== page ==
Returning once again to the masses at the sit-in in Nertiti, we see masses of women in the front: the women farmers whose work was never legalized, the women builders who dig through mountains and make bricks… who have not been looked at as agents but who rose to the public’s consciousness as victims of war, rape and so on. Those women have major and urgent demands. They left the camps of the displaced and the cities they were displaced to in order to call for these demands.
This is not the revolution of the stable cities, it is the revolution of the burnt cities, the revolution of those whose land, crops and dreams have been snatched from them, a revolution against the kind of revolutionary bent that in its search for a return to stability has contributed to destruction, and turned into a war trade that profits from the continuation of the conflict itself.
Even in the “stable cities”, as Ahmed puts it, like Khartoum, class conflicts have risen more prominently to the surface in recent months. This is because, as Willow Berridge has argued, the centre-periphery divide in Sudan is not just one between the “central states” and the outlying provinces (“the peripheries”), and not just between urban and rural areas. It is also recreated within the cities themselves, where the affluent parts are deemed in need of protection by the state against the peri-urban areas on their outskirts, which house the poorest and the displaced.
During the Covid-19 lockdown in Khartoum, the government had announced that it will provide some financial help to women sellers of food and tea, to help offset the loss of income. While some received help, it was paltry. Others have said that they have received no help at all and in fact, the police arrested several for ignoring the lockdown in order to work.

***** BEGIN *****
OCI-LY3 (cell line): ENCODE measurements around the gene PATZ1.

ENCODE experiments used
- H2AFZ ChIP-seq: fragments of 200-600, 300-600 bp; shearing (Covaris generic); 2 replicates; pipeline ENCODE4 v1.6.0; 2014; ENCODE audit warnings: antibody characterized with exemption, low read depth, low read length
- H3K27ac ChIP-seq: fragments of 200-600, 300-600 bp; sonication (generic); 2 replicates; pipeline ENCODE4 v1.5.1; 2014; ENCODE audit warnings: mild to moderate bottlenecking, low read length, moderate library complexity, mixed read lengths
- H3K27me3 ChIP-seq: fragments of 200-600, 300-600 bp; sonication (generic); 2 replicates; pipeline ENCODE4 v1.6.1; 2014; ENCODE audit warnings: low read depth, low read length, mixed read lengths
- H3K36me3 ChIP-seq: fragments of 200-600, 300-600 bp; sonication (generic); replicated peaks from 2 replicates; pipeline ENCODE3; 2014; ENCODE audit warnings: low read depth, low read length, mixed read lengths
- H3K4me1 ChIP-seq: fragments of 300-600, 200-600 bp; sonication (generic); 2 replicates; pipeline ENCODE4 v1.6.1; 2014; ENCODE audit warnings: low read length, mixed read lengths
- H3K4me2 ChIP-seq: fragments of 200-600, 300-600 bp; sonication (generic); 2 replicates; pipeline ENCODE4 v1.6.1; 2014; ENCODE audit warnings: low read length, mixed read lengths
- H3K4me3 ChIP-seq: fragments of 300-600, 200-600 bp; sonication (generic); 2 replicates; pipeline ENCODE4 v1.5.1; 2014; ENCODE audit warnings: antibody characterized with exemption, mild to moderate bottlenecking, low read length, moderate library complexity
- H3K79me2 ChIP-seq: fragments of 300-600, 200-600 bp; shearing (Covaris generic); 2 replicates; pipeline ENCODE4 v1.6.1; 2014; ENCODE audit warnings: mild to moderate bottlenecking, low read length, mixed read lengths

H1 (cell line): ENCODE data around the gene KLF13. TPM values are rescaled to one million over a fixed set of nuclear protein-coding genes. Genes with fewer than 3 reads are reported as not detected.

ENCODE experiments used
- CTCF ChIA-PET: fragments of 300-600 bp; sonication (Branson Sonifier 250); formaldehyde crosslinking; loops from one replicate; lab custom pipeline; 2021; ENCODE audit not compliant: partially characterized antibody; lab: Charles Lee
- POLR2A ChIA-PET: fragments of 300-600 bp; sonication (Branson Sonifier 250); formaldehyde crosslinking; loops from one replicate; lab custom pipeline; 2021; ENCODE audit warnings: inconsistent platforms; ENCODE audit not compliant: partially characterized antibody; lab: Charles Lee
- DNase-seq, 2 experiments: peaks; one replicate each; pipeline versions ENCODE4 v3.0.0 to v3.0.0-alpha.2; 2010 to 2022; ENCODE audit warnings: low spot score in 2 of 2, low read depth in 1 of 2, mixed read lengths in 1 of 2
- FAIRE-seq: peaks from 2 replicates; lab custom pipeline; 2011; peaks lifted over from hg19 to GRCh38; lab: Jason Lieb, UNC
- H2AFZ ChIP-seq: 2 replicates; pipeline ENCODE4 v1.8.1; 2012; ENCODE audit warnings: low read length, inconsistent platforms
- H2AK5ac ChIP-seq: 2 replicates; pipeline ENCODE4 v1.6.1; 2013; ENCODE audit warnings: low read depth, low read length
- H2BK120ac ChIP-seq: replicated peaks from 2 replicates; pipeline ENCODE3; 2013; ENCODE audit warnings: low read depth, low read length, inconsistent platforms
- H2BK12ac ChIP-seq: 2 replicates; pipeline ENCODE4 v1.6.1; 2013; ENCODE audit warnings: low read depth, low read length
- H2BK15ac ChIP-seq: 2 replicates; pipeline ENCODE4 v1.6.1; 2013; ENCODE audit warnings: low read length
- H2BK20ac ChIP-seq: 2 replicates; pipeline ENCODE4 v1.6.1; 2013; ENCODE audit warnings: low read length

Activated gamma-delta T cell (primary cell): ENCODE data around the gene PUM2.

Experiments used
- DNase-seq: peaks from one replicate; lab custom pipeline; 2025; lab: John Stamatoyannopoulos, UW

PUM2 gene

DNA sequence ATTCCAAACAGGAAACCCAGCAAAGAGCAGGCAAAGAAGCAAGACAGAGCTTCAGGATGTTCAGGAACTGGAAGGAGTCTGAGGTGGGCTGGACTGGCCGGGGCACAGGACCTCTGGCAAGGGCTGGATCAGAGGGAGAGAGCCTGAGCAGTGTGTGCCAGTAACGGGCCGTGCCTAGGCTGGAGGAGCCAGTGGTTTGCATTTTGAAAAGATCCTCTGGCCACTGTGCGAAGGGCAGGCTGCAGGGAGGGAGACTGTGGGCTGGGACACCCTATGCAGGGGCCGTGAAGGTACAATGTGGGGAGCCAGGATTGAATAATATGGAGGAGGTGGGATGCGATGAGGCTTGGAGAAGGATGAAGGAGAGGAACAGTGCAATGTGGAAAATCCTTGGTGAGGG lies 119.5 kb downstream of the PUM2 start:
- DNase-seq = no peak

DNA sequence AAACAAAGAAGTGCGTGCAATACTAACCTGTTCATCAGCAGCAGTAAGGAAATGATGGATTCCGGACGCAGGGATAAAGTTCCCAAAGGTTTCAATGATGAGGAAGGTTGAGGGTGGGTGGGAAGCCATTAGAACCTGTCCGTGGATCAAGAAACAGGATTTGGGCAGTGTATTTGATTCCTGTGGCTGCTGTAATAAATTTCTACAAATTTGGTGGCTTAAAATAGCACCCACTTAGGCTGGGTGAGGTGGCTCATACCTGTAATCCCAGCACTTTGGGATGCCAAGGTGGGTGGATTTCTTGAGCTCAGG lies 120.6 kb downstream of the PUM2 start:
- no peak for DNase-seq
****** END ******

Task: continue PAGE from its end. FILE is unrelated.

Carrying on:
As Jalila Koko, a teacher and activist from the Nuba Mountains who lives in Khartoum told me, poor and working-class women in the city are suffering greatly due to the economic situation, even since the Covid-19 restrictions have been lifted:
She who wants to go back to work must deal with transport. Transport has become a problem…If a woman is working in Khartoum and comes from Omdurman [the old part of the city], it costs her 400 or 300 SDG to get there. This is so incredibly difficult. This issue has hurt me more than anything. So what if they have stopped the lockdown if the transport [costs] haven’t changed?... prices are on fire.
The fire is getting hotter, whether in the streets of Khartoum where an economic war against the poor has long been waged, or in areas like Nertiti, where simply attempting to farm or to herd can get a woman raped or killed. Organizing by racialized and economically exploited women is growing. And yet, it is growing by and large outside the Sudanese women’s movement “proper”. Whether the movement evolves, and quickly, to stand in real solidarity with these women - without guardianship, as Ahmed has put it, is an open question. The answer will be the difference between it being a challenge to the status quo, or an extension of it.
Sara Abbas is a PhD candidate in political science at the Freie Universität Berlin. This article first appeared on the CMI Website. Reproduced with permission.